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  1. SmokeTwibz

    Want to make money on the drug war? Start a company that builds military equipment, then sell that gear to local police departments. Thanks to the generation-long trend toward more militarized police forces, there's now massive and growing market for private companies to outfit your neighborhood cops with gear that's more appropriate for a battlefield.

    Some of this is decades-old news. For over 25 years, the Pentagon has been supplying surplus military equipment to police agencies across the country, largely in the name of fighting the drug war. In fact, in as early as 1968 Congress passed a law authorizing the military to share gear with domestic police agencies. But it was in 1987 that Washington really formalized the practice, with a law instructing the Secretary of Defense and the U.S. Attorney General to notify local law enforcement agencies each year about what surplus gear was available. The law established an office in the Pentagon specifically to facilitate such transfers, and Congress even set up an 800 number that sheriffs and police chiefs could call to inquire about the stuff they could get. The bill also instructed the General Services Administration to produce a catalog from which police agencies could make their Christmas lists.

    Ten years later, Congress passed the National Defense Authorization Security Act of 1997, a portion of which created what is now known as the 1033 Program. In that bill, Congress created the Law Enforcement Support Program, an agency headquartered in Ft. Belvoir, Virginia whose sole task is to make it easier for Pentagon supplies to find their way to local police stations. In just its first three years, the office handled 3.4 million orders for Pentagon gear from 11,000 police agencies in all 50 states. By 2005, over 17,000 police agencies were serviced by the office. National Journal reported in 2000 that between 1997 and 1999, the office doled out $727 million worth of equipment, including 253 aircraft , 7,856 M-16 rifles, and 181 grenade launchers. In the October 2011 edition of the program's monthly newsletter (Motto: "From Warfighter to Crimefighter"), the office celebrated that it had given away a record $500 million in military gear in fiscal year 2011.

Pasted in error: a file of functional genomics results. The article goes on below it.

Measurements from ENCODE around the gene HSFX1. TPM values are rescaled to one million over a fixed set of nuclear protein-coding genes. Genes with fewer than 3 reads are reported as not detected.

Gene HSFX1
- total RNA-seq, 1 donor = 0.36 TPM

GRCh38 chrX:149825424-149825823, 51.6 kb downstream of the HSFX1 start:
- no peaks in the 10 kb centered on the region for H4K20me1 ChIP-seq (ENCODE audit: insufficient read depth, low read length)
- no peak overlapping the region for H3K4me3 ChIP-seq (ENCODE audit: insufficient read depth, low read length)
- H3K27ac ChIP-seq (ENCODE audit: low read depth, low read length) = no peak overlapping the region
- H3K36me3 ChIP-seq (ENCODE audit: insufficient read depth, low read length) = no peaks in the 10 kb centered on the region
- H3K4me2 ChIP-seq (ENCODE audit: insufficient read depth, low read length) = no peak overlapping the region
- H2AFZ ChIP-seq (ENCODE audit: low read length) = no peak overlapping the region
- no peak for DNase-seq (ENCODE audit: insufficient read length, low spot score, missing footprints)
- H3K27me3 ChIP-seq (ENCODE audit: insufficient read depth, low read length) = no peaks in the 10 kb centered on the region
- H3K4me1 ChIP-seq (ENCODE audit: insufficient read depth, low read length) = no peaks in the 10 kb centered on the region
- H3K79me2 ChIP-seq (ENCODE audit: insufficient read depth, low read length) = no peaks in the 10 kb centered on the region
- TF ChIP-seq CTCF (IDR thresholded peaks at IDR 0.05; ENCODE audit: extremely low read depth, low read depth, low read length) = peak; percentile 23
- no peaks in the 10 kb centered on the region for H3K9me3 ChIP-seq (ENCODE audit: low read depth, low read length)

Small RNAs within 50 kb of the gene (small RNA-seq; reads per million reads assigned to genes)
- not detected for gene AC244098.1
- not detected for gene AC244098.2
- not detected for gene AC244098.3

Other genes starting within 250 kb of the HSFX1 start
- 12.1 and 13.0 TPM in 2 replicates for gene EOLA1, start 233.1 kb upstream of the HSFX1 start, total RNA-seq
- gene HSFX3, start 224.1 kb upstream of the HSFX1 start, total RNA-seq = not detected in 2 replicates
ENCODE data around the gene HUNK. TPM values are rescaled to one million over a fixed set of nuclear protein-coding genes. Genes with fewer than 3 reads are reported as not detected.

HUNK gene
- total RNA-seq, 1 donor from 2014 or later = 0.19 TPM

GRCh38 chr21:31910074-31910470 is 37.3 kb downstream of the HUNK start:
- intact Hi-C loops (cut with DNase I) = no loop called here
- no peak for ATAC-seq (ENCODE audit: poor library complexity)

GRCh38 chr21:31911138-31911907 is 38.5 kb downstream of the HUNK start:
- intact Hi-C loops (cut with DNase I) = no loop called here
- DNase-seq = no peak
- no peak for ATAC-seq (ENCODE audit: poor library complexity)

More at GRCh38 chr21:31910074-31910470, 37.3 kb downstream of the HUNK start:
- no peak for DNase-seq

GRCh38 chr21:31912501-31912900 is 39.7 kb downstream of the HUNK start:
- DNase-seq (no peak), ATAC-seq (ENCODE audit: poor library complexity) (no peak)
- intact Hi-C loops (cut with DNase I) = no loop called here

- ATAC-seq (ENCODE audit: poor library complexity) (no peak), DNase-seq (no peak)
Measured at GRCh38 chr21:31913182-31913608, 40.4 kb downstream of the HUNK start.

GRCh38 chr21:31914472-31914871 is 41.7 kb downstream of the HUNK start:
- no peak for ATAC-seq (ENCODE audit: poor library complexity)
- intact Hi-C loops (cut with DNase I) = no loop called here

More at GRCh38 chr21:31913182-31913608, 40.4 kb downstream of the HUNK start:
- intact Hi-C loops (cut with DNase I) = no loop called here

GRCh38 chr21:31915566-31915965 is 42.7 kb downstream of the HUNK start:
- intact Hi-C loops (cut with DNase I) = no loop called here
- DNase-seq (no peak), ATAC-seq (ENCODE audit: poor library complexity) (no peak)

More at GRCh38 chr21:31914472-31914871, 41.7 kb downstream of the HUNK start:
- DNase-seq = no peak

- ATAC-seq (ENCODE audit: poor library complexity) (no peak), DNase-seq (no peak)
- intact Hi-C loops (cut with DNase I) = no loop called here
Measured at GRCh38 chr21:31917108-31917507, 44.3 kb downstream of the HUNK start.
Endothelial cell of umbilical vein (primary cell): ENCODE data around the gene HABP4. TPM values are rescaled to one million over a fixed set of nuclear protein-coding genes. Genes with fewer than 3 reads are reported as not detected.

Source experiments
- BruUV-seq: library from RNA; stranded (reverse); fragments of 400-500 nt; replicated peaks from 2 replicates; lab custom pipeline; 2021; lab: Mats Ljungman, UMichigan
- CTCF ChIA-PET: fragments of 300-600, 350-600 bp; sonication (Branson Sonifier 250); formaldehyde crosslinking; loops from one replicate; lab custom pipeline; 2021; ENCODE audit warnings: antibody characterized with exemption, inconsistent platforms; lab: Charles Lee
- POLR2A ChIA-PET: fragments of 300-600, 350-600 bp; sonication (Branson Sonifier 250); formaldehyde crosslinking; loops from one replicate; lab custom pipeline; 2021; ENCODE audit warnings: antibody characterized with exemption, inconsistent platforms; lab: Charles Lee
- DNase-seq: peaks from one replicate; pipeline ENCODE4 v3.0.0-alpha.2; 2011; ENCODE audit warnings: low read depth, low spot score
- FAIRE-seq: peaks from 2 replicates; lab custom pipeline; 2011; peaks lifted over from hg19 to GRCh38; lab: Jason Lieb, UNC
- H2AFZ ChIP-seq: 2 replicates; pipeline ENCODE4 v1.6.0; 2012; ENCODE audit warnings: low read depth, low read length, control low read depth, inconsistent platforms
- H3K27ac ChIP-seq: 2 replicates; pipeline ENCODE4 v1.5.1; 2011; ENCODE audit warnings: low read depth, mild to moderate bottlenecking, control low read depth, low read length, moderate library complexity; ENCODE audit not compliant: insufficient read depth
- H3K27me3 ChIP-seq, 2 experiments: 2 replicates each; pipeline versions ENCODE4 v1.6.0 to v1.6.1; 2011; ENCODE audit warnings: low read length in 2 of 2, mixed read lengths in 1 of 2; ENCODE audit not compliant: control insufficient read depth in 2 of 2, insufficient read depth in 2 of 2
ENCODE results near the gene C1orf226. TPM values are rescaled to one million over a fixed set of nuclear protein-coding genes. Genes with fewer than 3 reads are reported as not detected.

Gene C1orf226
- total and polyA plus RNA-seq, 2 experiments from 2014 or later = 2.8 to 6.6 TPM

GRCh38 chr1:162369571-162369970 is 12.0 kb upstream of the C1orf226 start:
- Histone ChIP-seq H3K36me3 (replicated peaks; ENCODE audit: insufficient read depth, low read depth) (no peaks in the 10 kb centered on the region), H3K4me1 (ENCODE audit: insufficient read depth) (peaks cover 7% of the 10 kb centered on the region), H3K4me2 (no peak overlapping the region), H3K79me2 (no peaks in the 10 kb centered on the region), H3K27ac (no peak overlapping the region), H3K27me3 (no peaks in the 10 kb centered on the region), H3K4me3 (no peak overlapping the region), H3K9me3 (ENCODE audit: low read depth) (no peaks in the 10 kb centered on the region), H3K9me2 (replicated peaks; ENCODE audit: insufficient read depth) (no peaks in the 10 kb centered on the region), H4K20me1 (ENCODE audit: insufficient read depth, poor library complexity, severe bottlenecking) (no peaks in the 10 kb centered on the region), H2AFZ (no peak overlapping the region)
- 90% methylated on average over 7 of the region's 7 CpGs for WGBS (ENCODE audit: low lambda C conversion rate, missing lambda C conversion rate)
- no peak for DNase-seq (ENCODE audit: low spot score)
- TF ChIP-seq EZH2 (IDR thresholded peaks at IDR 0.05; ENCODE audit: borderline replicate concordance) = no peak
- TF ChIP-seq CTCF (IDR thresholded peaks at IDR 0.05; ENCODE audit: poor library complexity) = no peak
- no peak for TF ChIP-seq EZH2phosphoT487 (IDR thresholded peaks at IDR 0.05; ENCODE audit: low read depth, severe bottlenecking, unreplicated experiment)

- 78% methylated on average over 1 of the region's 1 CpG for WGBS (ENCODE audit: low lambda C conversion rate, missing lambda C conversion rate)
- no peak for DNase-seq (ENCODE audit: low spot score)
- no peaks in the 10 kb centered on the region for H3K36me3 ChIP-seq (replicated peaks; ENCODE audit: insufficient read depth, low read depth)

The increasing role of the National Guard in the drug war also benefits military contractors. The National Guard straddles the gap between a police force and a military force. Over the years, Congress, state legislatures, and state governors have increasingly asked the Guard to take on the role of a domestic anti-drug agency, but to approach the job as the military might. of course supply the guard with everything from uniforms to weapons to aircraft. The National Guard was first recruited into the drug war in the mid-1980s with the Campaign Against Marijuana Production program. But it was during the lat 1980s and early 1990s that the Guard's role really began to expand. In 1989 Congress first gave the Guard funding for $40 for drug interdiction efforts -- $40 million. The next year, funding jumped to $70 million. Two years later it was up to $237 million.

    By 1989, fully-armed Guard troops were stationed in front of suspected drug houses in a series of drug raids in Portland. In Kentucky, local residents grew so enraged at Guard sweeps in low-flying helicopters, they blew up a Kentucky police radio tower. In Oklahoma, Guard troops dressed in battle garb rappelled down from helicopters and fanned out into rural areas in search of pot plants to uproot. Guard troops would later tell USA Today Some would later tell media outlets they were told to exaggerate their haul in order to boost federal funding for future efforts.

    In September 1990, the San Diego Union-Tribune sent a reporter to cover “the nation's first counternarcotics school, organized to teach military and law enforcement how to fight the war on drugs together.” The curriculum stressed “the need for law enforcement agencies to wage the war with searches, seizures and arrests, while the military performs surveillance, intelligence and undercover roles.”